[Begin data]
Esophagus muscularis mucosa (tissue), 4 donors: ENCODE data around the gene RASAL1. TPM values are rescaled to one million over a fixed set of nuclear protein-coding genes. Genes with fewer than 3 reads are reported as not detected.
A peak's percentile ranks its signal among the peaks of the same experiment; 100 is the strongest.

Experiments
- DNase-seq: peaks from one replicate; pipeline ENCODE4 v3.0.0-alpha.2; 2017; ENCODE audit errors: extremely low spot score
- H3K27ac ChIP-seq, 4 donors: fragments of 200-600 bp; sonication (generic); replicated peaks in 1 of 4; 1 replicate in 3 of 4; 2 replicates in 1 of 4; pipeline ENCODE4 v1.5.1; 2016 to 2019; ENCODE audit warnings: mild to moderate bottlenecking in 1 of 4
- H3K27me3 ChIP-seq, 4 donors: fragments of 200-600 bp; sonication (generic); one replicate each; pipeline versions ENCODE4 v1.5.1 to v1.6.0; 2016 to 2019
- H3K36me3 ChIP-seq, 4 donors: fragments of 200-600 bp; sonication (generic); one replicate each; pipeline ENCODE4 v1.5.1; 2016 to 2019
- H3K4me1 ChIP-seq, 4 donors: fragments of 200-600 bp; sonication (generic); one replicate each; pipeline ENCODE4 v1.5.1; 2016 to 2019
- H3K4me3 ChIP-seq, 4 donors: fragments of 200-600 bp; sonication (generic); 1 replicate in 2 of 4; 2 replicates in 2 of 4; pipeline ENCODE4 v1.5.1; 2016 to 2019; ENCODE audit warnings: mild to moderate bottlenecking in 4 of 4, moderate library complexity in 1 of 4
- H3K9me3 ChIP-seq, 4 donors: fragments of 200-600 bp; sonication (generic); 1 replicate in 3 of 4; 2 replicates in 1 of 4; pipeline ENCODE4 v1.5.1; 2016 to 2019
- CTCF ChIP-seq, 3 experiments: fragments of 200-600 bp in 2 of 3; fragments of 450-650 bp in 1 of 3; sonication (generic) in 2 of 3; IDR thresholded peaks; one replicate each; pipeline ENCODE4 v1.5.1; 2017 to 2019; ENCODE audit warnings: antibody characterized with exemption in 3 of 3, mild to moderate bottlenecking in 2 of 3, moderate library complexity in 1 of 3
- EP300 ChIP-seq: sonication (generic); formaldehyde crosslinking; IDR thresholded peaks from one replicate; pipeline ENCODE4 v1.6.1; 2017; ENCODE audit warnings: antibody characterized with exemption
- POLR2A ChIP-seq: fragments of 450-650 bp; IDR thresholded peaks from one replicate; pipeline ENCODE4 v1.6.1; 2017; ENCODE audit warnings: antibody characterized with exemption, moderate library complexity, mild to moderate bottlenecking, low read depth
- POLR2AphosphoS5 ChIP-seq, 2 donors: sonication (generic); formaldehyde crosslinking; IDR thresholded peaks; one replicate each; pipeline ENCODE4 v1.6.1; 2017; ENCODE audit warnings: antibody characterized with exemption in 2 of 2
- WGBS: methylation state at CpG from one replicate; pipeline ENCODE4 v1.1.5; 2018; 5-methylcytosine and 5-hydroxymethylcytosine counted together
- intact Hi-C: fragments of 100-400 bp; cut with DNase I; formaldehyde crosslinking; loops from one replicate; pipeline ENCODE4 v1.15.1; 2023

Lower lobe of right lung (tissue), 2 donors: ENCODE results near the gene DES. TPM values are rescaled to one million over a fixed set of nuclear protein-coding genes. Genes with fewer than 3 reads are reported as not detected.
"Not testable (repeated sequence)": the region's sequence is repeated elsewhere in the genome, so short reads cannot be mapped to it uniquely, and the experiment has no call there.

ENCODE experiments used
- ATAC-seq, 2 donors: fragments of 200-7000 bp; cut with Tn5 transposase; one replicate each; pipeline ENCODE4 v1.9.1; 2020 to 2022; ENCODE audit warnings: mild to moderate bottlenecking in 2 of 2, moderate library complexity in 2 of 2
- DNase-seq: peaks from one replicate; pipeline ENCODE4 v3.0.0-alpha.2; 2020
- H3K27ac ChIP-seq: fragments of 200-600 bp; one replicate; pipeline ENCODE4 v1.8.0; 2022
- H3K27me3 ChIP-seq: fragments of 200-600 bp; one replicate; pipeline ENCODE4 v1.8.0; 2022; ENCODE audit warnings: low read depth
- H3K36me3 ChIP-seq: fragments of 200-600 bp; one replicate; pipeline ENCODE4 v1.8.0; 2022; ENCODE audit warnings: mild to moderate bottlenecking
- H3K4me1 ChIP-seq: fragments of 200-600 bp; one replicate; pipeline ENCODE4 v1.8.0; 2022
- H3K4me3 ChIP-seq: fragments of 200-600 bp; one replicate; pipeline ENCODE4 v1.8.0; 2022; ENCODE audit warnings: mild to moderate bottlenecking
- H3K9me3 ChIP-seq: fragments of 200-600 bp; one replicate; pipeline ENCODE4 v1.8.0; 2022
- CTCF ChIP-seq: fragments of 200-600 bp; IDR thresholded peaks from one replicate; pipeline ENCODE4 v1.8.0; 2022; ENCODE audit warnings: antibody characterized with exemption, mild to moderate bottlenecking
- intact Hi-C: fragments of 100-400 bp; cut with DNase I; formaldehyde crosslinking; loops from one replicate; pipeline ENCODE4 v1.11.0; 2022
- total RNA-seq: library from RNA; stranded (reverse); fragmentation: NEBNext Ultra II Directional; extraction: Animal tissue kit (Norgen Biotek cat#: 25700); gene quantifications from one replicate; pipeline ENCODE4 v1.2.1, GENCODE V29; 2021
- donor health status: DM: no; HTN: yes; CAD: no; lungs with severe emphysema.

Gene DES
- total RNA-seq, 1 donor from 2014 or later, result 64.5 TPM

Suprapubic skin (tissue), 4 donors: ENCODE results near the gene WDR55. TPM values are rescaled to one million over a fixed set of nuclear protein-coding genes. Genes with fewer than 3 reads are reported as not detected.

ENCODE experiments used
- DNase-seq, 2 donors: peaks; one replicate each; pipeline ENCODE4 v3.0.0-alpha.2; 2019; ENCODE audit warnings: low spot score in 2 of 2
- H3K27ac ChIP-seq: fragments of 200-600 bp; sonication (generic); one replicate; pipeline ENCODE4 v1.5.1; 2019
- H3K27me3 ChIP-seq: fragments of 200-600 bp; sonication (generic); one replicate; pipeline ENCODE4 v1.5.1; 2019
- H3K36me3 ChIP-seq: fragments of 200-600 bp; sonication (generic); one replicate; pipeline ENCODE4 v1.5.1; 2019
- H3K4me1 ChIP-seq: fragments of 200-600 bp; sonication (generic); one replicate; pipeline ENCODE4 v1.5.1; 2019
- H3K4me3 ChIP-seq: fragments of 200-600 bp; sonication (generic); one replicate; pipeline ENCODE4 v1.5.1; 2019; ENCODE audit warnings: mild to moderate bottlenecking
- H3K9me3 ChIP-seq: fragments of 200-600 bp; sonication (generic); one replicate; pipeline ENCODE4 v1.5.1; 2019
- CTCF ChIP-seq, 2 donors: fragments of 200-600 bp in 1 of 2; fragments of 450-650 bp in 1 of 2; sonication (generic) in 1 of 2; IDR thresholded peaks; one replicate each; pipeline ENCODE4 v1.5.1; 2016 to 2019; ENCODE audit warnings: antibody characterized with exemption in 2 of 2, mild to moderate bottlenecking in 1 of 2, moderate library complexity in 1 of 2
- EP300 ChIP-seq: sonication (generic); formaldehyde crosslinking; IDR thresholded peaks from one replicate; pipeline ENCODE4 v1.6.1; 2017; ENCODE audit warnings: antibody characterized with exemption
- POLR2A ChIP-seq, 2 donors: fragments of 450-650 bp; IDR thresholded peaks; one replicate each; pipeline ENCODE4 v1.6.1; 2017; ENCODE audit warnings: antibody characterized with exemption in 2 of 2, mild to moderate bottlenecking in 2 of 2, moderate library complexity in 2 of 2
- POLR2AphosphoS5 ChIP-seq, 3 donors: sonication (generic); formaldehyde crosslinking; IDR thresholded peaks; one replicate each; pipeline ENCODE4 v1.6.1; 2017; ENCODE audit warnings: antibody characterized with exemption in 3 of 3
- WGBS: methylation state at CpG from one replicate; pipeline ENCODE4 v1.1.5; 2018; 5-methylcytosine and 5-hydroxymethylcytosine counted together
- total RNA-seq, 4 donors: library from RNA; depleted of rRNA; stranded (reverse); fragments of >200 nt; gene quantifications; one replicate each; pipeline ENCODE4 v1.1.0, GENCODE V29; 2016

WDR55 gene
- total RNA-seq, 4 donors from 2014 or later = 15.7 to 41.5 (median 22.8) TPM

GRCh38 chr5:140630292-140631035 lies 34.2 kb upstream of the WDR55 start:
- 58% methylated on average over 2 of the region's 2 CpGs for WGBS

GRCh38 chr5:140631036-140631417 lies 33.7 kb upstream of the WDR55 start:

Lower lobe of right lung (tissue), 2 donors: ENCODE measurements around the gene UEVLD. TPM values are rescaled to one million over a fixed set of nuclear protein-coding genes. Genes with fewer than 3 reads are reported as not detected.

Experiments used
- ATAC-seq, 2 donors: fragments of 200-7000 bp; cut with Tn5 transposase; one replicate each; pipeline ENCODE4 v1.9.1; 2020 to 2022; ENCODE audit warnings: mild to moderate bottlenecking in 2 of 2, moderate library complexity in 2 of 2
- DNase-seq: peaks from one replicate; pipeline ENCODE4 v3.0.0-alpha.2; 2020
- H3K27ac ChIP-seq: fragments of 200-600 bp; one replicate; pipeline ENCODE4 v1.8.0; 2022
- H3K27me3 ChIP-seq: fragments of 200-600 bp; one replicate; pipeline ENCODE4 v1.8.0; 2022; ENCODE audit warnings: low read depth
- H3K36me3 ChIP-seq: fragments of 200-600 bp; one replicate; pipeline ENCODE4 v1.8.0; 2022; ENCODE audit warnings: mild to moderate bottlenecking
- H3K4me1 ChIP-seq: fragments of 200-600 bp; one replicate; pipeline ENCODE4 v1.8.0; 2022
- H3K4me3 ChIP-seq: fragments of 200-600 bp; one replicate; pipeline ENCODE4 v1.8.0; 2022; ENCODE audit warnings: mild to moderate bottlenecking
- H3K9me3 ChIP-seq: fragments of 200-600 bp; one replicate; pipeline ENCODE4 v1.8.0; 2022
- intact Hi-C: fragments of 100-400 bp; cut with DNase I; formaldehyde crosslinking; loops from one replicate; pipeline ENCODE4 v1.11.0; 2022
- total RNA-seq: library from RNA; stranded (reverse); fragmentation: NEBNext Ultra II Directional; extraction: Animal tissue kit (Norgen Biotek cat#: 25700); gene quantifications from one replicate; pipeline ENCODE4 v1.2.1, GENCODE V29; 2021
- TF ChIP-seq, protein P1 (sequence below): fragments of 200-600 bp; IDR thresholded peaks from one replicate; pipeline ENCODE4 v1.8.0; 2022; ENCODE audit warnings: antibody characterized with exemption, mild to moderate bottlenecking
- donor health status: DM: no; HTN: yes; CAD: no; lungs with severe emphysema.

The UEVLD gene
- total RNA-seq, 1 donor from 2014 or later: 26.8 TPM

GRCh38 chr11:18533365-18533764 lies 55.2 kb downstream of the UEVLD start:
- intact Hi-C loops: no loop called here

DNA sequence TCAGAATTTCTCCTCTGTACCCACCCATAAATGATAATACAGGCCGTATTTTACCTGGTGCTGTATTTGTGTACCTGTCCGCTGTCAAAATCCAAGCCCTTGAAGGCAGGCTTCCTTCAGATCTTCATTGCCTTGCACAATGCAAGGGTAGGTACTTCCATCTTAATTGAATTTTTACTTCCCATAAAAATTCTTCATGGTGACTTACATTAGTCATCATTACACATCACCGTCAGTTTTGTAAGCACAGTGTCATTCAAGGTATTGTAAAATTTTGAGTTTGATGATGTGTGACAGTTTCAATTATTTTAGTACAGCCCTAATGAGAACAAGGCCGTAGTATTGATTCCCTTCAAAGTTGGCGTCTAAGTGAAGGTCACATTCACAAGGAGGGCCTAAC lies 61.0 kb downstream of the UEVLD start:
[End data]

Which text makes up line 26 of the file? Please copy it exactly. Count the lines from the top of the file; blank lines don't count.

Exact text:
- H3K4me3 ChIP-seq: fragments of 200-600 bp; one replicate; pipeline ENCODE4 v1.8.0; 2022; ENCODE audit warnings: mild to moderate bottlenecking